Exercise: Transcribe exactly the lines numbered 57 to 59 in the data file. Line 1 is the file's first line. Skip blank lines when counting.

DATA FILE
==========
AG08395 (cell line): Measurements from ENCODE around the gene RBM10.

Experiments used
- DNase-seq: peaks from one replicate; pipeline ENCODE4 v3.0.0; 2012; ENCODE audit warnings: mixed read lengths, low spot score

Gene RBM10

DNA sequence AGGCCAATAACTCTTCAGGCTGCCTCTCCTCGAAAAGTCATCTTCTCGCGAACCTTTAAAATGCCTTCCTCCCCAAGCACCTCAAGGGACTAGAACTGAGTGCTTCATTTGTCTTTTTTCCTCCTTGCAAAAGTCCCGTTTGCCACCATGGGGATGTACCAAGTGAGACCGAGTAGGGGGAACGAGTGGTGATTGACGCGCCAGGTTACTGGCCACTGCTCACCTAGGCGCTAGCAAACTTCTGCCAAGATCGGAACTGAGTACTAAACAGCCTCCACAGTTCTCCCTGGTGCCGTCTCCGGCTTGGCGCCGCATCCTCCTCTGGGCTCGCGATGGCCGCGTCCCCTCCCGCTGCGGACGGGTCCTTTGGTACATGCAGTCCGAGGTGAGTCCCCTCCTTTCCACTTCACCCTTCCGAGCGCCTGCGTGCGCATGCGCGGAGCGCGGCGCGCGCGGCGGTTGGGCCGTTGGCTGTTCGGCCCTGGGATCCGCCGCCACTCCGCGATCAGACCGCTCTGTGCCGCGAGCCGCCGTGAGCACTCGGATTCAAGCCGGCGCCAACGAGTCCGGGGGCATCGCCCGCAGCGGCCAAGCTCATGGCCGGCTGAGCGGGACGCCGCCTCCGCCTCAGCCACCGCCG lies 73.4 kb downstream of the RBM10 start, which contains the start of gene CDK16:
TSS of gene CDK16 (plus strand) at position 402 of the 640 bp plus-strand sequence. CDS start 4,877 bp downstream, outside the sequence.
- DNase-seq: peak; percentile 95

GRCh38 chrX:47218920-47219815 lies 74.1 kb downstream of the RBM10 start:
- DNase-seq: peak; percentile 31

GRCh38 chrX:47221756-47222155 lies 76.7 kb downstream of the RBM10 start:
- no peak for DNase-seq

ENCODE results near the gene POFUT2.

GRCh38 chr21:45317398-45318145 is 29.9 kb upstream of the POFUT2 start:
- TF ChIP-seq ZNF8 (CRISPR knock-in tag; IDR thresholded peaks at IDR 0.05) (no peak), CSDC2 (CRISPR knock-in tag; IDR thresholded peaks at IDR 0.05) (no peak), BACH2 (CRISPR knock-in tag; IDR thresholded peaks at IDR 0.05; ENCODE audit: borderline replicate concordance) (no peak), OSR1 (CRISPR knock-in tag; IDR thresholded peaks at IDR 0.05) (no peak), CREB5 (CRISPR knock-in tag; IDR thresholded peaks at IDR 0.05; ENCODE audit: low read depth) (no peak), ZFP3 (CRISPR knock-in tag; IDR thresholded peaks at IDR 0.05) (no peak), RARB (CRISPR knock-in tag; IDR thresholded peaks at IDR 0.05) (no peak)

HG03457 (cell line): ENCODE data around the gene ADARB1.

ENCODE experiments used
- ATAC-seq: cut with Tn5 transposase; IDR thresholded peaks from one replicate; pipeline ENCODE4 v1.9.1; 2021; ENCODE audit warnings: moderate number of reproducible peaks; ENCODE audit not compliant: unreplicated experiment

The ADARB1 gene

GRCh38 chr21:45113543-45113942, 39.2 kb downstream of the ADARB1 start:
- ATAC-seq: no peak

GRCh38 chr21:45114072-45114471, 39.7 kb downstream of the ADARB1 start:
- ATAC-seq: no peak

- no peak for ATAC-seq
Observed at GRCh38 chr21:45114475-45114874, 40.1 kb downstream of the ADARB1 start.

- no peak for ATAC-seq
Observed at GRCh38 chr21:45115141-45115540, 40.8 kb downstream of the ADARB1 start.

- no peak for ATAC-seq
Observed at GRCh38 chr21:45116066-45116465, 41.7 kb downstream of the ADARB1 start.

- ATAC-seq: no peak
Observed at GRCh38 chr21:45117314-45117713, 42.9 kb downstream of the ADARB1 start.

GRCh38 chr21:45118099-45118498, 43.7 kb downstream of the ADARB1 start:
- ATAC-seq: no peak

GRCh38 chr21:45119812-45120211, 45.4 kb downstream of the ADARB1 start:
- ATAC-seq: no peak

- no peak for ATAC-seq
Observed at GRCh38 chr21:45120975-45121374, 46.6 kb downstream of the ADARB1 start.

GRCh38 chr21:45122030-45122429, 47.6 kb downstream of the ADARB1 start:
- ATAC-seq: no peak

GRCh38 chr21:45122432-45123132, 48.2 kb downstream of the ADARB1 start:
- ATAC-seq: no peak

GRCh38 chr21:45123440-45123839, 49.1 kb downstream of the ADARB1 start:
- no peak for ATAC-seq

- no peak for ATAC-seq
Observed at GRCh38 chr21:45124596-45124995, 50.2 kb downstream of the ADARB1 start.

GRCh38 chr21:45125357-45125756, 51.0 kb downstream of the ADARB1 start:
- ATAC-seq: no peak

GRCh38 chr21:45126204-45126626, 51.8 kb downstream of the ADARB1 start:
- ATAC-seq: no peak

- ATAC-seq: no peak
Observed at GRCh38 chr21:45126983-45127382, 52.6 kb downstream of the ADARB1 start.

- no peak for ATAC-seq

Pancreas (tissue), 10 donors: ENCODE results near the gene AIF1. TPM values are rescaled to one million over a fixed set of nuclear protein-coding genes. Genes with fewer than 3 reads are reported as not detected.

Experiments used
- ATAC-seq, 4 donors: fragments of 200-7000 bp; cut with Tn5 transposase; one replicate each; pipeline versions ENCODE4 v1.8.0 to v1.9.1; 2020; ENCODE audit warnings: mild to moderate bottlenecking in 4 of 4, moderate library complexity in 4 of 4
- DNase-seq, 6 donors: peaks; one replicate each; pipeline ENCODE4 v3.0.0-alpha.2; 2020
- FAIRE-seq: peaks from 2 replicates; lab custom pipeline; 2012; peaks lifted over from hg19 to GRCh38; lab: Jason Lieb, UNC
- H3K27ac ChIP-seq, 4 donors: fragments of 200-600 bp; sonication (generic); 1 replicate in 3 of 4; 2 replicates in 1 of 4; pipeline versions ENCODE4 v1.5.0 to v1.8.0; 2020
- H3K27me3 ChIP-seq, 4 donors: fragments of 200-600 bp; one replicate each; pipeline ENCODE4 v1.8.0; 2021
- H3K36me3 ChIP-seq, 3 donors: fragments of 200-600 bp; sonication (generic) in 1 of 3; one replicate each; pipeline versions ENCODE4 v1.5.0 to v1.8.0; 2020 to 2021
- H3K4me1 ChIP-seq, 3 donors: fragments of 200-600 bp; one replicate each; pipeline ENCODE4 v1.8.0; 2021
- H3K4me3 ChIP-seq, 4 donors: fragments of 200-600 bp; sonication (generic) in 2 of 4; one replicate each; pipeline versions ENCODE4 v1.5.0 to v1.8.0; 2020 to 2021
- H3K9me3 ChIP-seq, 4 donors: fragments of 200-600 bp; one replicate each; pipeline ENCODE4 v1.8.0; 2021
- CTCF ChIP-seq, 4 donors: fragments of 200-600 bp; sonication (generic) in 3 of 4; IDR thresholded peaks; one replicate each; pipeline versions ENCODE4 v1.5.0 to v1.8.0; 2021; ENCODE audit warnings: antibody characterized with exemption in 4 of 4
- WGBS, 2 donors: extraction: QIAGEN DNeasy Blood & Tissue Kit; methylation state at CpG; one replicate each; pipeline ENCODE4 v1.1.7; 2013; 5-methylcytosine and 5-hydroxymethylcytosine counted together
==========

- H3K27ac ChIP-seq, 4 donors: fragments of 200-600 bp; sonication (generic); 1 replicate in 3 of 4; 2 replicates in 1 of 4; pipeline versions ENCODE4 v1.5.0 to v1.8.0; 2020
- H3K27me3 ChIP-seq, 4 donors: fragments of 200-600 bp; one replicate each; pipeline ENCODE4 v1.8.0; 2021
- H3K36me3 ChIP-seq, 3 donors: fragments of 200-600 bp; sonication (generic) in 1 of 3; one replicate each; pipeline versions ENCODE4 v1.5.0 to v1.8.0; 2020 to 2021